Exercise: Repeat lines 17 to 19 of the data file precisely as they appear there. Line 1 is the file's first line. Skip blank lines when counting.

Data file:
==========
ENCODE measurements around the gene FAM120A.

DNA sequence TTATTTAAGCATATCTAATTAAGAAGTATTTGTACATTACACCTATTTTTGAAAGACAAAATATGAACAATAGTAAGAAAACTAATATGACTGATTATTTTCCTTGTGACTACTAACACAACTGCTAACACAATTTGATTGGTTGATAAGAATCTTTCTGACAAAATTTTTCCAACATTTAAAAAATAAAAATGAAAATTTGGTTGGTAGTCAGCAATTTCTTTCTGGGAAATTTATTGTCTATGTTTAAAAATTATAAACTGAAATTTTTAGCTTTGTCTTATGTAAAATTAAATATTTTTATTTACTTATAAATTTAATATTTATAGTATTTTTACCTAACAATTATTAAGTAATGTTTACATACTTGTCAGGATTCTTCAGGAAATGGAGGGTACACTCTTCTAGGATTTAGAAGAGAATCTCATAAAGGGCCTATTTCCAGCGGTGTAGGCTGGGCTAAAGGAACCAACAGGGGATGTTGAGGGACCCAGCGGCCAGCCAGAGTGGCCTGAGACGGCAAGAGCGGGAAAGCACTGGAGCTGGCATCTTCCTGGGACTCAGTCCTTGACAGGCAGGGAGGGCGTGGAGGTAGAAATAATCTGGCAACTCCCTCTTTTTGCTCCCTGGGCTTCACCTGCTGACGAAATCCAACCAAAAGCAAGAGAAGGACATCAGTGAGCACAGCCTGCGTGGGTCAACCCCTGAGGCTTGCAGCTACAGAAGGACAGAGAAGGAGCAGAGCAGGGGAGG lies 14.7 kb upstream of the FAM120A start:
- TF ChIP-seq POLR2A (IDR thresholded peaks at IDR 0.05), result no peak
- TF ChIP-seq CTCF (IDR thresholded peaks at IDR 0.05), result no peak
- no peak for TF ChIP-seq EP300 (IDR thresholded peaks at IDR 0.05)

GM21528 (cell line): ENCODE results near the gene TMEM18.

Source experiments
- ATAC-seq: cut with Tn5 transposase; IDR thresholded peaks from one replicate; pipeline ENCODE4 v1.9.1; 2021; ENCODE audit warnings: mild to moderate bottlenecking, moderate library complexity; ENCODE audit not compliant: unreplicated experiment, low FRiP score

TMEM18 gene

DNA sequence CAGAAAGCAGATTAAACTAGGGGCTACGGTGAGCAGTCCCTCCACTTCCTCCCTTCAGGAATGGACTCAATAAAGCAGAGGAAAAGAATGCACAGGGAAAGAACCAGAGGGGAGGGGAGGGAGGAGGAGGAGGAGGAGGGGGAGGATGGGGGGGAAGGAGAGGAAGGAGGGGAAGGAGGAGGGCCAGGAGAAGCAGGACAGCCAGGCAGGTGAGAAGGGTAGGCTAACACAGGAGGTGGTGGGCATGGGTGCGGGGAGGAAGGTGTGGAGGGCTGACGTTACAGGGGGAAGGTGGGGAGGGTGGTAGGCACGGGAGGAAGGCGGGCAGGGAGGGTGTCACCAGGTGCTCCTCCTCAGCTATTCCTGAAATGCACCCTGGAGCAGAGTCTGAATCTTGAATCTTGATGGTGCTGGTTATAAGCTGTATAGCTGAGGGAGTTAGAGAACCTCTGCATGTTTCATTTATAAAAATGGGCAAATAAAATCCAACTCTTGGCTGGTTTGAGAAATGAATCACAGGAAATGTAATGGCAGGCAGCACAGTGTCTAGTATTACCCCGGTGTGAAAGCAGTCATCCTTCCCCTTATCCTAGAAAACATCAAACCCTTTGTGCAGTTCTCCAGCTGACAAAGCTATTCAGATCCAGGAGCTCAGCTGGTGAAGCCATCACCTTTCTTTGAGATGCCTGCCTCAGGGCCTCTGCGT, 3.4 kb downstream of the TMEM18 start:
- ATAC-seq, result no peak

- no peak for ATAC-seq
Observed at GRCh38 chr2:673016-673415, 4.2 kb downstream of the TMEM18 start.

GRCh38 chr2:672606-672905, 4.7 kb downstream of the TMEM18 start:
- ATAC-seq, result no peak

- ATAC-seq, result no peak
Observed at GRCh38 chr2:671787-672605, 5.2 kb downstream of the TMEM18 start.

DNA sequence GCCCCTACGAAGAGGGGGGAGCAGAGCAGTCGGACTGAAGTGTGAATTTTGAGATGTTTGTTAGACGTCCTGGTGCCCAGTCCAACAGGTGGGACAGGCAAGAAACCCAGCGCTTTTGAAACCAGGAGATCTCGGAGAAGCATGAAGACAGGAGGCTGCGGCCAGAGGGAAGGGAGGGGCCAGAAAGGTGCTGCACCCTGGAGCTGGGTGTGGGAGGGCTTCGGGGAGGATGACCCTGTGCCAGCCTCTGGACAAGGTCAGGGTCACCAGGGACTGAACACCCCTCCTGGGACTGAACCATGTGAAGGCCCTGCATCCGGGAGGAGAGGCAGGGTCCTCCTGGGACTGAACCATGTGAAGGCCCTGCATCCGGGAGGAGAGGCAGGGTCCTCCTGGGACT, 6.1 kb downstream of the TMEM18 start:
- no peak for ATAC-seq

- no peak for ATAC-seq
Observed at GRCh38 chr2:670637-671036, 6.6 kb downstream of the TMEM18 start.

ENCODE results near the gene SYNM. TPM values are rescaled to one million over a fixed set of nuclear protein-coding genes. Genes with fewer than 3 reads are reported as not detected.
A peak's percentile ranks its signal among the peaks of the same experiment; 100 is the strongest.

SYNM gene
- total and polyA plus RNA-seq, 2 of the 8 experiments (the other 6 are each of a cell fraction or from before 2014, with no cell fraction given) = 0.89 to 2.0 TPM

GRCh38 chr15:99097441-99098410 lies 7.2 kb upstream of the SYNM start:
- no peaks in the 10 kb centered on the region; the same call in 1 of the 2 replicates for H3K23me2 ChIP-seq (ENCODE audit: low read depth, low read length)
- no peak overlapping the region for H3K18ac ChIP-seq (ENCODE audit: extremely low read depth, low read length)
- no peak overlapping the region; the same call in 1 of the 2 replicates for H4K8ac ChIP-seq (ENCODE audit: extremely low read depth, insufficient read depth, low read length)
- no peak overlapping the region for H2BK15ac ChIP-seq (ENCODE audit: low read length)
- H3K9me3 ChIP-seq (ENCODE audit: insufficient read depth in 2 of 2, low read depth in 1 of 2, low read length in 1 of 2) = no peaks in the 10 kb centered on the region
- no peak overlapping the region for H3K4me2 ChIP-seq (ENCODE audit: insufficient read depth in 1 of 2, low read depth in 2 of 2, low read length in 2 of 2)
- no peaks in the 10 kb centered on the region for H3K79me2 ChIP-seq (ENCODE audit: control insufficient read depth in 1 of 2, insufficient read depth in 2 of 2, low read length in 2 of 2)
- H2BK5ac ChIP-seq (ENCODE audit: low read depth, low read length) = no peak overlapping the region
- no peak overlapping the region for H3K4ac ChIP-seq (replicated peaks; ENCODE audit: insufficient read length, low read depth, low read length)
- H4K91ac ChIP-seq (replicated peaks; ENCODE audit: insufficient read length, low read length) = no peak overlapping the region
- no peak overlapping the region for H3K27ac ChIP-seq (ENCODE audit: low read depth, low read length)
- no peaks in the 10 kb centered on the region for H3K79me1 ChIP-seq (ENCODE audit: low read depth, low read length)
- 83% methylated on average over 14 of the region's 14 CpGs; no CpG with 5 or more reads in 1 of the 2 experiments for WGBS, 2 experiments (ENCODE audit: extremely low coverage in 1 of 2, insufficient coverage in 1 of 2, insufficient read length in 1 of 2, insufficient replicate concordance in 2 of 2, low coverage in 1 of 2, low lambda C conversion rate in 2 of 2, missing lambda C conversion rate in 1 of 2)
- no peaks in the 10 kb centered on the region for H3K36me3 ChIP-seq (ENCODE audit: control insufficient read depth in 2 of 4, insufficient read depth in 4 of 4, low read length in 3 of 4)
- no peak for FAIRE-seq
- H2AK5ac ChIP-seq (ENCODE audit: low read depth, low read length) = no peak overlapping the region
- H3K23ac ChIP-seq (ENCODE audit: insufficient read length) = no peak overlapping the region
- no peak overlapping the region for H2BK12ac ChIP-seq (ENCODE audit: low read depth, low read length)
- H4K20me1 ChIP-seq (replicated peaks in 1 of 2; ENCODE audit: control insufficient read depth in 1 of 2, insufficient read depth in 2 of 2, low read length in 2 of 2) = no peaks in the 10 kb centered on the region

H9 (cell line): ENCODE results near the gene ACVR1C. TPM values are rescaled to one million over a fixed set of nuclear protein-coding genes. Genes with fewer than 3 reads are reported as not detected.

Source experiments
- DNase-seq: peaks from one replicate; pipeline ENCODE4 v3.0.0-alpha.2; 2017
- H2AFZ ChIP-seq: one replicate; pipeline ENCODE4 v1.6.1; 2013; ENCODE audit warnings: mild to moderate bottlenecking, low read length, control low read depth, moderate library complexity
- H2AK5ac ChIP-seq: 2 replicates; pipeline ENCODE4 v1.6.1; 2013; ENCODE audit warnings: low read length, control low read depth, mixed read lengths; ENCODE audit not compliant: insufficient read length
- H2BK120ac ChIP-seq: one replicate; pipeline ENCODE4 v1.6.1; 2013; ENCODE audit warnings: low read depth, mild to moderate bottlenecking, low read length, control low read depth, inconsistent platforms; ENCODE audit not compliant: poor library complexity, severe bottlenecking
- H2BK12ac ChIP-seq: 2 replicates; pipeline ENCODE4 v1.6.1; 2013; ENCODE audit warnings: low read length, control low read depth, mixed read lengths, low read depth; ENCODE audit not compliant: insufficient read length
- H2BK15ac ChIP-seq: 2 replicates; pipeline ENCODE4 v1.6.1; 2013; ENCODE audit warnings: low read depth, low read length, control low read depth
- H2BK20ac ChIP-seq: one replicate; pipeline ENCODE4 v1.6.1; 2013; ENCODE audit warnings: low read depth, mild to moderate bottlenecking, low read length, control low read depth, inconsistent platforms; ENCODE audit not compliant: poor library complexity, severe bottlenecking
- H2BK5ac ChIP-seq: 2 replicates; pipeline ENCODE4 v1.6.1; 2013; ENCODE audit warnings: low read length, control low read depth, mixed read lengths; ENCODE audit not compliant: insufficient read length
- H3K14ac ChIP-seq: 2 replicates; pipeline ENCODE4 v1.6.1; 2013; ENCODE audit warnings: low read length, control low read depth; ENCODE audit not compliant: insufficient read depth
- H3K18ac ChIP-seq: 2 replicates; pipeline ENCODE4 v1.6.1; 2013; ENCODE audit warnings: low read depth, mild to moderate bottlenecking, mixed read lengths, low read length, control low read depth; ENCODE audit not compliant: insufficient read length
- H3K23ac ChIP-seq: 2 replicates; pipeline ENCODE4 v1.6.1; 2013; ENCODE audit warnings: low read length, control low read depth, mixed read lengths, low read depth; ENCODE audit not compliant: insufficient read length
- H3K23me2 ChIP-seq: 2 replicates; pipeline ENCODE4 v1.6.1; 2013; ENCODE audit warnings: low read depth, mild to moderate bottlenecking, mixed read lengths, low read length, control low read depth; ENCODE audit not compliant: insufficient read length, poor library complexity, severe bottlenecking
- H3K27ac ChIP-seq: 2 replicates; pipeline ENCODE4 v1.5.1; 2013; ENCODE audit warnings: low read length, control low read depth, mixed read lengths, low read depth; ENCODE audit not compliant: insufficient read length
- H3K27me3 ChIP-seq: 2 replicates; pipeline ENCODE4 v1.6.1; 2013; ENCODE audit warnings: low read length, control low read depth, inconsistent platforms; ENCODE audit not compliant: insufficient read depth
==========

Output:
Observed at GRCh38 chr2:671787-672605, 5.2 kb downstream of the TMEM18 start.

DNA sequence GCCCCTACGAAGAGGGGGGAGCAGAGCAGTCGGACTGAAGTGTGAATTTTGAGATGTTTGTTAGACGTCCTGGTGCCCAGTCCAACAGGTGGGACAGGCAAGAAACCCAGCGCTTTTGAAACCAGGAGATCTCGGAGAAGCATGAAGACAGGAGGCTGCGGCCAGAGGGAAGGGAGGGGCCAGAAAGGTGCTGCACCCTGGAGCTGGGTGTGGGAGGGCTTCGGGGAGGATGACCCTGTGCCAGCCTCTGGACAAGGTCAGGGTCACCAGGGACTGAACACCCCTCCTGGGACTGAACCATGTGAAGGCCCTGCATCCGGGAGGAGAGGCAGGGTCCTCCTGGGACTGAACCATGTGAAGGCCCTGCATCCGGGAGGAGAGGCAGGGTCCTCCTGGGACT, 6.1 kb downstream of the TMEM18 start:
- no peak for ATAC-seq